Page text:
RIP’s or investment pathways as they are more commonly known, don’t default you into a course of action but ask you to choose between four courses of action (with the option to do whatever you like as a fifth).
They are designed for the “non-advised”, the vast majority of savers who reach retirement without the means or inclination to pay to be told what to do.
Legal and General Investment Management has produced a number of blogs on non-advised retirement options , leading from research conducted jointly with NMG. The research is very good but it leads me to the same conclusion as Andrew Warwick Thompson, that we will probably say RIP to RIPs before too long.
For those who get confused about what these investment pathways are, here is LGIM’s handy summary
The risk warning is interesting and shows how easy it is to confuse people. Many would consider an annuity an investment and of course annuity income is guaranteed. Planning to “take my money as a long term income” does not sound like an investment but of course drawdown involves investment and the income is not guaranteed.
Matters are further complicated because many people consider a pension will be arranged for them because that’s what happens with the state pension and with company pensions that people of my age still remember (and even get!). Despite the popularity of the idea of pension freedoms (equated to freedom from pensions) most people do not want to make difficult choices about how they want their money back.
However , when they have things explained to them, it seems the investment pathways are quite popular
NMG surveyed 1200 people and weeded out those who had small pots (£10K or less) and some with pots less than £30k, this is a bit brutal and may have made for a more positive response (as we know small pots tend to be encashed). Nonetheless, 90% of people could see a pathway that said “walk this way” to them and that is encouraging.
But – and there is a but….
There is a big difference between understanding choices and taking a choice – as is evidenced elsewhere in LGIM’s research.
The researchers looked at the difference between what people thought they’d do and what they actually did, when looking for the information to take retirement choices
They found that pension providers remain the number-one
source of information for prospective retirees, but the light green people (those who had yet to take the choices) and the dark green people (who had taken choices) show quite different behaviour.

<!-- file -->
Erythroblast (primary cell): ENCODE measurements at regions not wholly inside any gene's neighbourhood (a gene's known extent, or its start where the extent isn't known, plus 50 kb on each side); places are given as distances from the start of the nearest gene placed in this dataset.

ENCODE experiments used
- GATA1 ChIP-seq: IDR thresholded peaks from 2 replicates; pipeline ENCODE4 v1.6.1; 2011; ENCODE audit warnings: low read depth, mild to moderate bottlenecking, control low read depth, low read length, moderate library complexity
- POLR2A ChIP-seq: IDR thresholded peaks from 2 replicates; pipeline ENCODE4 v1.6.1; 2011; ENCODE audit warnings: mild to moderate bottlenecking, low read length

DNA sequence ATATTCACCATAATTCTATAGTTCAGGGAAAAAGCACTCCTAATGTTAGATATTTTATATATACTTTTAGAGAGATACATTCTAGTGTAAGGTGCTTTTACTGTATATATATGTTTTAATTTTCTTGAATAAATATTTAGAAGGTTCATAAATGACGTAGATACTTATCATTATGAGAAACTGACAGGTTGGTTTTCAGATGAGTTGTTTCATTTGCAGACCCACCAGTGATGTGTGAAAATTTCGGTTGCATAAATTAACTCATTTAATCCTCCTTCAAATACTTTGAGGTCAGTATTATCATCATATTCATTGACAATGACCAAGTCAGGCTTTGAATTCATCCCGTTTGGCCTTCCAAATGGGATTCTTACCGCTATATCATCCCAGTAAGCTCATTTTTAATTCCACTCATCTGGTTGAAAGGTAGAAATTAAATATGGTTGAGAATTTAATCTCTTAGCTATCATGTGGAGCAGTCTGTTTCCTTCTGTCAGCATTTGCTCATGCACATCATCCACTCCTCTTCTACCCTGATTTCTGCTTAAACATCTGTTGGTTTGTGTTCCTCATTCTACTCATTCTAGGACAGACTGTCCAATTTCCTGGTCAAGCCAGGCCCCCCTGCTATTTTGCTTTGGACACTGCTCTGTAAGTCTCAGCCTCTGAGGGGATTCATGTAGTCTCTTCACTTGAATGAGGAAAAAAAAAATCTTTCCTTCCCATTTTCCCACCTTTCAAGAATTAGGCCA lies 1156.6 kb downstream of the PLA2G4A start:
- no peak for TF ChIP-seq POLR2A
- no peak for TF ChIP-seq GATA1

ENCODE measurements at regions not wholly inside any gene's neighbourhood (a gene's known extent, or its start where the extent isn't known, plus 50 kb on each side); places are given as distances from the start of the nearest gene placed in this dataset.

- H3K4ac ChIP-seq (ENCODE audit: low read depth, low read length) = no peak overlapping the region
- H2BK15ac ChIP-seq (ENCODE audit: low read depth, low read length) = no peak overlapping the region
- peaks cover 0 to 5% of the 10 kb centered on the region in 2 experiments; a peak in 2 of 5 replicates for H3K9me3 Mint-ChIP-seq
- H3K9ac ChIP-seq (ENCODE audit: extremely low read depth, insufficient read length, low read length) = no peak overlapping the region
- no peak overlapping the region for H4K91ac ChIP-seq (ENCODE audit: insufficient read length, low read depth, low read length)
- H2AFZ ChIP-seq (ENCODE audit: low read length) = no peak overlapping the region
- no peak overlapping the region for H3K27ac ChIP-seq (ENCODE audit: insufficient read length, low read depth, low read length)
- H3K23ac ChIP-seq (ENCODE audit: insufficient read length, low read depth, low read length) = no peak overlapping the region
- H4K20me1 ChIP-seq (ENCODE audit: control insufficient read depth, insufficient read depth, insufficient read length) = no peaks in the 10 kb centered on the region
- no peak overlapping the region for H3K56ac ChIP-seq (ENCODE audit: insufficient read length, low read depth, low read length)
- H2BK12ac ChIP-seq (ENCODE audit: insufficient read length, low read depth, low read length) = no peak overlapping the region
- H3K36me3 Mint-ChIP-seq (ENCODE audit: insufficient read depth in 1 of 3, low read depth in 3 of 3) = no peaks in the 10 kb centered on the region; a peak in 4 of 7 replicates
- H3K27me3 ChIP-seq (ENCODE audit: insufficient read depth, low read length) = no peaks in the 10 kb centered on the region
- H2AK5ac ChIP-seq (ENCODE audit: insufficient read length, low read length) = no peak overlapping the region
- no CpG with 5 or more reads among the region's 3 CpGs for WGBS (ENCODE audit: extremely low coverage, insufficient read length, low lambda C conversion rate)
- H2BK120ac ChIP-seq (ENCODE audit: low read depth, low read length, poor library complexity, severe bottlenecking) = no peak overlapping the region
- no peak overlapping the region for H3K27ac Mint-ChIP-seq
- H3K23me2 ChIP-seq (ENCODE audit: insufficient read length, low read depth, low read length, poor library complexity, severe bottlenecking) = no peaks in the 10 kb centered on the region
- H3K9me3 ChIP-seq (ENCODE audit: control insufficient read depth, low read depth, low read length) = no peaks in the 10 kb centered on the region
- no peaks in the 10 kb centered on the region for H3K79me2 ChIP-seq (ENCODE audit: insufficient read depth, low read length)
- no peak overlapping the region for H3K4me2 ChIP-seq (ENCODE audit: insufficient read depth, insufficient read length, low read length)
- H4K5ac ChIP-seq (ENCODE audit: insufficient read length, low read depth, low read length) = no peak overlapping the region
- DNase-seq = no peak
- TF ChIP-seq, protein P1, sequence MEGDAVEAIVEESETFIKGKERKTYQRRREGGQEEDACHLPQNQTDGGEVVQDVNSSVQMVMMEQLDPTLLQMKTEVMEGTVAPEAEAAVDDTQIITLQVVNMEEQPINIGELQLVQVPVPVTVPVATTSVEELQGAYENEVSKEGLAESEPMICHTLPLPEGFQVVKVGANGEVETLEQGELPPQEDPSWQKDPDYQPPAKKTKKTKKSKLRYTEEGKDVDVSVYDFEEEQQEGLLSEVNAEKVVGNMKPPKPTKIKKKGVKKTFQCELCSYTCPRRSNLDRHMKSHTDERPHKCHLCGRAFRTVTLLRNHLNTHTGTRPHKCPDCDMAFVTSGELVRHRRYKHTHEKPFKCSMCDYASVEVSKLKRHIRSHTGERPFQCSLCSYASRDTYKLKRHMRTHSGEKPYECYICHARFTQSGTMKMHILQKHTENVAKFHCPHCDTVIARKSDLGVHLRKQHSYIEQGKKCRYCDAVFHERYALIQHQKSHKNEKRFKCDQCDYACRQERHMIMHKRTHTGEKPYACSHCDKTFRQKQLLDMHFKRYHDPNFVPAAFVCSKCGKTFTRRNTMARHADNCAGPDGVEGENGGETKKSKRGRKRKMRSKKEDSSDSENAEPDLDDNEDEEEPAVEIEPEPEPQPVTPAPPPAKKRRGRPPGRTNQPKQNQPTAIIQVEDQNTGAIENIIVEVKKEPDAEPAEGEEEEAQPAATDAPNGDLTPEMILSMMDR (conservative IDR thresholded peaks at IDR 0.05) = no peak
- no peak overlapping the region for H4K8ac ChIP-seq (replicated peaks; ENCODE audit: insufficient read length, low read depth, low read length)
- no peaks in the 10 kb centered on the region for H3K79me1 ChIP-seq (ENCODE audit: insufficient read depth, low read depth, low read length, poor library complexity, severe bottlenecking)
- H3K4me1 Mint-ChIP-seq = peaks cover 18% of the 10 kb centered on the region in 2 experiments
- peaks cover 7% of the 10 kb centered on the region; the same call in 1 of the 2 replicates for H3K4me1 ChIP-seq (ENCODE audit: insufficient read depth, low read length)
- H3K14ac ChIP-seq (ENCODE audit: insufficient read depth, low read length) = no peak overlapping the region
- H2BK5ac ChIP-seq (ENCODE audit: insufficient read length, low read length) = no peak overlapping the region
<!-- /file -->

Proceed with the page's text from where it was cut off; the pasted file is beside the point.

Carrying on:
Almost invariably, people did a lot less of the things that were sensible and more of the things that weren’t – “none of these” being an ominous choice.
This is the big “but”, all the people surveyed in this separate research were not taking financial advice and were therefore “on their own”. These are the people dubbed by LGIM “the silver squeezed” and this does not make encouraging reading. When it comes to taking choices, only a third of savers were consulting with their pension provider at all.
It is expecting a lot to see investment pathways increasing this figure by much so we can expect in future to see around two thirds of those with pension pots, never finding the investment pathways in the first place.
Unsurprisingly, enthusiasm amongst the more sophisticated for investment pathways , wains as the grim reality of taking decisions sets in
Going back to defaults
Annuities don’t make for a good default and it’s as well that Osborne ditched them as he did. It’s getting on for seven years since he pulled that rabbit out of the hat and all we’ve got to help us are these investment pathways. They may become popular for the kind of people who go to Pension Wise and are financially diligent, but they do not look like working for those who don’t and aren’t.
There is still a huge hinterland of the population who find making big decisions a lot harder than understanding what their decision is. For such people, the business of turning a pot into a pension is very hard indeed and I suspect that while a lot of people say they are going to drawdown, a large proportion don’t and end up in a right old mess.
We need a default that works
For as long as I’ve been writing this blog (and it’s over 11 years now) , I have been talking up the scheme pension , paid from a fund at a consistent rate for as long as the person lives. This simple idea is what happens in funded DB schemes and it’s what will happen with CDC. It is the obvious way forward.
It will not happen overnight, we will have to wait for things to get a lot worse before it catches on, but it is what has to happen to convert all the people who LGIM have been talking to, from talking about it, to doing it – it being getting a pension!
Why LGIM are wrong in all the right ways!
I like everything about the retirement research being done by LGIM and I only wish they had the courage to own up to the inevitable conclusion that investment pathways, nice as they sound in principle, just won’t work in practice.
I would say “it’s back to drawing board”, if it wasn’t for CDC now being lawful and about to get a sizeable boot in the right direction when the DWP produce secondary regulations (hopefully in the next few weeks).
LGIM has a huge master trust which could and should become a CDC scheme, at least for those who are looking for a default retirement income pathway.
When I hear that news , I will cheer LGIM and Legal and General to the rafters as then they will be right in all the right ways!